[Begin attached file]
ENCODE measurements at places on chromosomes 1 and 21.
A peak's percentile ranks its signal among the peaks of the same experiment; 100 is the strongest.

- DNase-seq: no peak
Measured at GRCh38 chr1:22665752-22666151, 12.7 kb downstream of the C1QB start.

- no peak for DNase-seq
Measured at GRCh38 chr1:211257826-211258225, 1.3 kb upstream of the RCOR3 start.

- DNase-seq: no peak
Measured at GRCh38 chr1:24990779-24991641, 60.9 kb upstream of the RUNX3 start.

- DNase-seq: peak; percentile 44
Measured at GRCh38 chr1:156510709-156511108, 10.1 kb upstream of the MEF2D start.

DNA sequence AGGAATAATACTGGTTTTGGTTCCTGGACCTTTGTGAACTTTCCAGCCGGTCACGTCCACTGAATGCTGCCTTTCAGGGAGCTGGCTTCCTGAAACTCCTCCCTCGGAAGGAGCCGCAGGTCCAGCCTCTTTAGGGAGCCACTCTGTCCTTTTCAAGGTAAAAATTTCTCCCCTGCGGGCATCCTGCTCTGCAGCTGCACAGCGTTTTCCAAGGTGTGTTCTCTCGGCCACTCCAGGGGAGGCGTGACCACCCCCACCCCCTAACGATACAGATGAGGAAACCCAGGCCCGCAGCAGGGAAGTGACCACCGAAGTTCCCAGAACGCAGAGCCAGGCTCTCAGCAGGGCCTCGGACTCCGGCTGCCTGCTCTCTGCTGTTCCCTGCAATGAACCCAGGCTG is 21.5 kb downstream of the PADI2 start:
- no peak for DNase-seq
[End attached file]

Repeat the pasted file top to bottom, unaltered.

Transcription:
ENCODE measurements at places on chromosomes 1 and 21.
A peak's percentile ranks its signal among the peaks of the same experiment; 100 is the strongest.

- DNase-seq: no peak
Measured at GRCh38 chr1:22665752-22666151, 12.7 kb downstream of the C1QB start.

- no peak for DNase-seq
Measured at GRCh38 chr1:211257826-211258225, 1.3 kb upstream of the RCOR3 start.

- DNase-seq: no peak
Measured at GRCh38 chr1:24990779-24991641, 60.9 kb upstream of the RUNX3 start.

- DNase-seq: peak; percentile 44
Measured at GRCh38 chr1:156510709-156511108, 10.1 kb upstream of the MEF2D start.

DNA sequence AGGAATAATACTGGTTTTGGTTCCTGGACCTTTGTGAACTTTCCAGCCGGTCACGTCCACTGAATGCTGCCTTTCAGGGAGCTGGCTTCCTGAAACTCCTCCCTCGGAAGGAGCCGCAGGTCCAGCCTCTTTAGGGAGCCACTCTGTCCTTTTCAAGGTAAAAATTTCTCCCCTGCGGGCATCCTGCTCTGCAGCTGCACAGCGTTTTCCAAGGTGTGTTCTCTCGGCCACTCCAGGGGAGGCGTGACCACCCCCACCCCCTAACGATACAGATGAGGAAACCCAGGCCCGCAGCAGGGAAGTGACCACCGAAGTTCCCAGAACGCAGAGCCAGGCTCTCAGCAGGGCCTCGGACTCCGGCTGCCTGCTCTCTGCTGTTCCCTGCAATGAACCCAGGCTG is 21.5 kb downstream of the PADI2 start:
- no peak for DNase-seq